Aansluitend by die laaste punt, sê die skrywers van Reinventing Jesus die volgende:

What is often overlooked when one considers parallels and de­pendence is whether Palestinian Jews of the first century A.D. would have borrowed essential beliefs from pagan cults. Remember that the church was at first composed almost entirely of Jews. Two factors need to be considered. First, there is so far no archaeological evi­dence today of mystery religions in Palestine in the early part of the first century. Norman Anderson asserted, “If borrowing there was by one religion from another, it seems clear which way it went. There is no evidence whatever, that I know of, that the mystery religions had any influence in Palestine in the early decades of the first century.” Second, the first-century Jewish mind-set loathed syncretism. Un­like the Gentiles of this era, Jews refused to blend their religion with other religions. Gentile religions were not exclusive; one could be a follower of several different gods at one time. But Judaism was strict­ly monotheistic, as was Christianity. As the gospel spread beyond the borders of Israel, the apostles not only found themselves introduc­ing people to the strange idea of a man risen from the dead; they also came face-to-face with a polytheistic culture. But they made no accommodation on this front. Instead, John instructed his readers, “Little children, guard yourselves from idols” (1 John 5:21), and Paul commended the Thessalonian church because they had “turned to God from idols to serve the living and true God” (1 Thess. 1:9). This was the Jewish and Christian mind-set.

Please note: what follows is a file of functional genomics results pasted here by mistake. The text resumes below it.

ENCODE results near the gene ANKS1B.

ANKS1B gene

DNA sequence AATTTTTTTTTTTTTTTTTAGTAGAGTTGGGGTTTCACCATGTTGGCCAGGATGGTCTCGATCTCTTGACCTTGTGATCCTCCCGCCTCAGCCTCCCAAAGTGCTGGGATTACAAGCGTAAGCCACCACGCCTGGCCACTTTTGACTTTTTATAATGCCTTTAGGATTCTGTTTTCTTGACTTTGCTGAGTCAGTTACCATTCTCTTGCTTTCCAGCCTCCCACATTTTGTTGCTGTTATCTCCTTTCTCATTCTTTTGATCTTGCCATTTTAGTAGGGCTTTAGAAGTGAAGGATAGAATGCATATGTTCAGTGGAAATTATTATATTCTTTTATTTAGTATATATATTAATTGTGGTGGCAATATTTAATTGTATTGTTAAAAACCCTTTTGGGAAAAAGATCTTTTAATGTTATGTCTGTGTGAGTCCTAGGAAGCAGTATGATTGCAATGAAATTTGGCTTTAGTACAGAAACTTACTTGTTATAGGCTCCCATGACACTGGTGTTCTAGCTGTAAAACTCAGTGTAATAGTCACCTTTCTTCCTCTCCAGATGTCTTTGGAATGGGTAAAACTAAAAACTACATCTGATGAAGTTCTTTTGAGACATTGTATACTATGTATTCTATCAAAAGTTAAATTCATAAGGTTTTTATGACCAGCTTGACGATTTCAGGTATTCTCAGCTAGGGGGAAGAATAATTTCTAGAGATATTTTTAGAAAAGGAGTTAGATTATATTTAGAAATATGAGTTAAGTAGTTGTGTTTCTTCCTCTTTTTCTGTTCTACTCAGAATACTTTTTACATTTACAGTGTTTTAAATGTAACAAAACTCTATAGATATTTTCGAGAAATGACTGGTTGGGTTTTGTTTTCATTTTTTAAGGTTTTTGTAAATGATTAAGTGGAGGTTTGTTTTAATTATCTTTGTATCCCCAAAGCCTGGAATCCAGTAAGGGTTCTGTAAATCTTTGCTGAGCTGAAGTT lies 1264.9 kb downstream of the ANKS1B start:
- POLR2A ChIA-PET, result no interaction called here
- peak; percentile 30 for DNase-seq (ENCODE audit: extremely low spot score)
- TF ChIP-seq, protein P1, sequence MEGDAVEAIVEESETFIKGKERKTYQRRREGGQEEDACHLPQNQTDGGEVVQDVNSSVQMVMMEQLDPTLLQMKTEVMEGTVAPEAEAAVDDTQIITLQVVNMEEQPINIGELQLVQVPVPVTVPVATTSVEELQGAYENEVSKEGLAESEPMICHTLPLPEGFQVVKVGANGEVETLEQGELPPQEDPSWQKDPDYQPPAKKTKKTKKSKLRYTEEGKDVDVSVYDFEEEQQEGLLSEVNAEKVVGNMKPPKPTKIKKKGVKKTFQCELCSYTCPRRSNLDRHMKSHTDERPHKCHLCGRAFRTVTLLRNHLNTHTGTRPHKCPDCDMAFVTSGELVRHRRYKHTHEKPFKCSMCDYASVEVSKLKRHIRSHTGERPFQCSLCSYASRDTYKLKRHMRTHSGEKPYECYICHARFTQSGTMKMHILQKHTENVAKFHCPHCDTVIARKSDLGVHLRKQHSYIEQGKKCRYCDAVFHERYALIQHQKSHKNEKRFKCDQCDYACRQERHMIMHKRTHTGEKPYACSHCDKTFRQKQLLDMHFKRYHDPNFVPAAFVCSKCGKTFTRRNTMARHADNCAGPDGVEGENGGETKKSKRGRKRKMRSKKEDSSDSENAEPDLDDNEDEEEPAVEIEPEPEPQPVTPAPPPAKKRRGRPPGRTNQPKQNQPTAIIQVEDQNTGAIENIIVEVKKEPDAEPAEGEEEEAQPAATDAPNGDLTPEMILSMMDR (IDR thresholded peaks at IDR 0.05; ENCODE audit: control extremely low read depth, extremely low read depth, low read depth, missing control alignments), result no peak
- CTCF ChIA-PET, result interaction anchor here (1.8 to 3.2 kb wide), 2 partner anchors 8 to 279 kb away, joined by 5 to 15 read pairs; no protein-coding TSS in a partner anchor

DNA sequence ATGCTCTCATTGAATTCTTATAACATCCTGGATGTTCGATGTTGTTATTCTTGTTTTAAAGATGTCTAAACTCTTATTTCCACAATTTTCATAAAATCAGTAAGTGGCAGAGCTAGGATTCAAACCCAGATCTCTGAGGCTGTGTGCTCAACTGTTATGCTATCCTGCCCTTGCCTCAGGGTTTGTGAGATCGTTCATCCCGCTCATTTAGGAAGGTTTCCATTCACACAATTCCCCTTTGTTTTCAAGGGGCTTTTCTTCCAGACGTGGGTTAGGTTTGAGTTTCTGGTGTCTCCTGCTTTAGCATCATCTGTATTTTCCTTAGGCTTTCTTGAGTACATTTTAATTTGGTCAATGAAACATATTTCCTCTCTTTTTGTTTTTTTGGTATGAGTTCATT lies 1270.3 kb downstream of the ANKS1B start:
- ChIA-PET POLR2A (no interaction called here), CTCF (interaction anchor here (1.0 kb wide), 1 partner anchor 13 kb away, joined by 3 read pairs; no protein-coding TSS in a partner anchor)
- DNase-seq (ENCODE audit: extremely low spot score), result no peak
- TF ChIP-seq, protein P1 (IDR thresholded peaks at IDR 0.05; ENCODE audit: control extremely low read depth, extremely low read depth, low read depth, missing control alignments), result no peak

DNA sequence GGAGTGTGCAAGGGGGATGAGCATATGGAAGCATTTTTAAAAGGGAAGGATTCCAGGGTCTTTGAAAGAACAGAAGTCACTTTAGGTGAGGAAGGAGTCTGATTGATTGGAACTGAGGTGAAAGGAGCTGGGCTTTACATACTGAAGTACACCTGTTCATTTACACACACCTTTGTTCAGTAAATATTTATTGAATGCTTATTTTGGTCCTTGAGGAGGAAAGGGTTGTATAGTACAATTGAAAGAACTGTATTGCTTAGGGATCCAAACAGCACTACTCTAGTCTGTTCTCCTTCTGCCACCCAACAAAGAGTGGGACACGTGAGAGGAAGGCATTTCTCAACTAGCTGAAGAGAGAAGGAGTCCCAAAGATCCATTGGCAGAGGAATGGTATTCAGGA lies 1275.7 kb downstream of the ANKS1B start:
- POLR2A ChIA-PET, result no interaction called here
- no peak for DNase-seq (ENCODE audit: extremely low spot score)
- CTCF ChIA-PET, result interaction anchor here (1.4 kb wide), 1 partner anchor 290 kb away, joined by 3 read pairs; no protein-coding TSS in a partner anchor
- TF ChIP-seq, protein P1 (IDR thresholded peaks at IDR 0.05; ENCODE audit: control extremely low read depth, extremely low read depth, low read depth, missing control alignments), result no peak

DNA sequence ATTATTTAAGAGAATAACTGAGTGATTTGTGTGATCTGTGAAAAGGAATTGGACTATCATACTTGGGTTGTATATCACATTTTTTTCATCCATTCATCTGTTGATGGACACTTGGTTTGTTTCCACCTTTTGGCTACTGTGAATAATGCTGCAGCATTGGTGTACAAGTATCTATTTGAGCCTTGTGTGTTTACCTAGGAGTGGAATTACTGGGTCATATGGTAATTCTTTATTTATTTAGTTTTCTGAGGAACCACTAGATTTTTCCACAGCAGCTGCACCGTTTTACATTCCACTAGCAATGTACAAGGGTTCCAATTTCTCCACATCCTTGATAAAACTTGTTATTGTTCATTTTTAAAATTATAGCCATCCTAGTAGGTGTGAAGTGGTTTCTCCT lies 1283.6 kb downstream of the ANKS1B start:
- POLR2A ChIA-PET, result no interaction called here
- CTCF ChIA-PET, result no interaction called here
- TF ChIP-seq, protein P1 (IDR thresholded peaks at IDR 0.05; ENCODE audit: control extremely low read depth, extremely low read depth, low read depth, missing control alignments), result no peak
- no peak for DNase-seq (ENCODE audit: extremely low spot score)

Om te beklemtoon dat die kritici se aansprake geen werklike gronde het nie, haal ek weer vir Ronald Nash aan:

“I conclude by noting seven points that undermine liberal efforts to show that first-century Christianity borrowed essential beliefs and practices from the pagan mystery religions.

(1) Arguments offered to “prove” a Christian dependence on the mysteries illustrate the logical fallacy of false cause. This fallacy is committed whenever someone reasons that just because two things exist side by side, one of them must have caused the other. As we all should know, mere coincidence does not prove causal connection. Nor does similarity prove dependence.

(2) Many alleged similarities between Christianity and the mysteries are either greatly exaggerated or fabricated. Scholars often describe pagan rituals in language they borrow from Christianity. The careless use of language could lead one to speak of a “Last Supper” in Mithraism or a “baptism” in the cult of Isis. It is inexcusable nonsense to take the word “savior” with all of its New Testament connotations and apply it to Osiris or Attis as though they were savior-gods in any similar sense.